Adam Adamou Digits in Motion

Personal blog of Adam Adamou, technology investor, venture capitalist and investment banker.

2013: the year Google positions Chromebooks as proper Windows rivals

Google announced today that their browser only Chromebook PC’s will be launched in additional markets including Canada. I have two of the lower priced Samsung Chromebooks ($270 each in Canada) and would recommend them to others as inexpensive adjuncts to your current systems.

The systems come with 16GB of SSD memory and 2GB of RAM. This is Samsung, so It looks remarkably like a MacBook Air with the same dimensions and thin and elegant design, though the build is not as sturdy. The keyboard is fantastic and the system is powerful enough to serve as your primary computer when required.

The caveat for anybody looking to jump aboard is that the system is designed to run the Chrome web browser - and well, that’s it. It runs a browser. If you are a devoted user of all things Google (as I increasingly am) - then you should have no problem using the system. Gmail, Google Docs, Google Apps, Maps, YouTube and the rest of the stable of Google-owned products work perfectly. If you use Microsoft products - works fine in the Chrome browser and cloud based storage systems including Skydrive are supported. Office documents can be edited in the browser using Google Docs or using Microsoft’s Office 365 software on the site. Dropbox, Box, Evernote and various other cloud based storage systems are also supported and Google provides a free upgrade to 100GB of Google Drive storage for two years with the purchase of the system. Printing is supported through Google Cloud Print. It boots in seconds and synchronizes your browser tabs across all systems (including your phone if you use the Chrome browser on your Android or iOS phone).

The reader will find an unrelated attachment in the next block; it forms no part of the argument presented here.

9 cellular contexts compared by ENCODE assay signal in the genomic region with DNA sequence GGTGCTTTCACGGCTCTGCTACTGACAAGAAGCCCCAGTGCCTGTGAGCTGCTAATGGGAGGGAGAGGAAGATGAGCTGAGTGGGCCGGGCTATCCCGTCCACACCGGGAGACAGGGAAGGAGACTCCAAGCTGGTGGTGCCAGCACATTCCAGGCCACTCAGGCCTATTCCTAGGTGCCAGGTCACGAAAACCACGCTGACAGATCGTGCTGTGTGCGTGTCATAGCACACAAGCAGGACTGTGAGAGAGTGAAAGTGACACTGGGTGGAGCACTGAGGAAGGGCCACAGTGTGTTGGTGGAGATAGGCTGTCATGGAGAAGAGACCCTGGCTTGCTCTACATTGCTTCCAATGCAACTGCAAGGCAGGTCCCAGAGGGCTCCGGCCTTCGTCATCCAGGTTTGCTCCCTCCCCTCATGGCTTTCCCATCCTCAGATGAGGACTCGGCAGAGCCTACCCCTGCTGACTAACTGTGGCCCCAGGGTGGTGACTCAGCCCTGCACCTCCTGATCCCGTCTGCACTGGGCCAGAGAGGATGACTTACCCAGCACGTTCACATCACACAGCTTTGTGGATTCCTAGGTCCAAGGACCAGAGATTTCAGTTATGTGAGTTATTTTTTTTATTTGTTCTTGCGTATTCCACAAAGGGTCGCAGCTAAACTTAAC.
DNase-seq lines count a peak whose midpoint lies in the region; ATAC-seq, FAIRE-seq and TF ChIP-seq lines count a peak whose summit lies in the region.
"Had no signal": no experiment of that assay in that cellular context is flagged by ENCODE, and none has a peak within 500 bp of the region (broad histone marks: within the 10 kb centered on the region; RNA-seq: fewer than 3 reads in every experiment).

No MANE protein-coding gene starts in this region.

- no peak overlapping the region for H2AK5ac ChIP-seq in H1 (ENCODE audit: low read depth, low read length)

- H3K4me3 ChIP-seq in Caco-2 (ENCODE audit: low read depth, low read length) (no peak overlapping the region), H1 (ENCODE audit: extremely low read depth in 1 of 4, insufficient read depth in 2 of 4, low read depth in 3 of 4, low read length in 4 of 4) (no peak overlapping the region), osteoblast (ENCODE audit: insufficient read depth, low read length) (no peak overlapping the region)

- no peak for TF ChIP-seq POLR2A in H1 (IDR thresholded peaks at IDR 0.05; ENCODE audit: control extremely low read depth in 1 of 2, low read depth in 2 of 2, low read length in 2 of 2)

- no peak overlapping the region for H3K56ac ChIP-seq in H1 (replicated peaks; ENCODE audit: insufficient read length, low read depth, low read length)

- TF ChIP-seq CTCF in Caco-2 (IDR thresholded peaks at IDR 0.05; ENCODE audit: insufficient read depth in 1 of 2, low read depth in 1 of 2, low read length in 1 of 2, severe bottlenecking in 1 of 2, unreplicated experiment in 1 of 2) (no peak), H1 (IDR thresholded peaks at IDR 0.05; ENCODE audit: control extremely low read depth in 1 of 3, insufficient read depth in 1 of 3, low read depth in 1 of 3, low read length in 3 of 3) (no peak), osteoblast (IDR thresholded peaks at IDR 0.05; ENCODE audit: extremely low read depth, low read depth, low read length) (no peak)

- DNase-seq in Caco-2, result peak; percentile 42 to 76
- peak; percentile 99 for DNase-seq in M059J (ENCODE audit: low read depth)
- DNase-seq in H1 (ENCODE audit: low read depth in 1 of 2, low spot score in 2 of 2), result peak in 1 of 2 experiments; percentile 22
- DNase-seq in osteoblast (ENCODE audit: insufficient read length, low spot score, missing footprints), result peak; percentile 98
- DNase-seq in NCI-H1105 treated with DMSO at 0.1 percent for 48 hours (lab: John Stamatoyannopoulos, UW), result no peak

A Google web store sells various apps, though interestingly enough, every app on the store seems to be available free of charge including popular games like Angry Birds and Bad Piggies. Interestingly enough, the system is not compatible with Android apps. I imagine that a consolidation of the Android and Chrome OS’s is under works - and if it’s not, it should be.

While not a replacement for your Windows or Mac based PC, it is a good early entry into the PC market for Google. Google is like the Borg, it will expand, integrate, grow and iterate. This is for real.

// I don’t spell or grammar check blog entries. Apologies.

  1. adamadamou posted this
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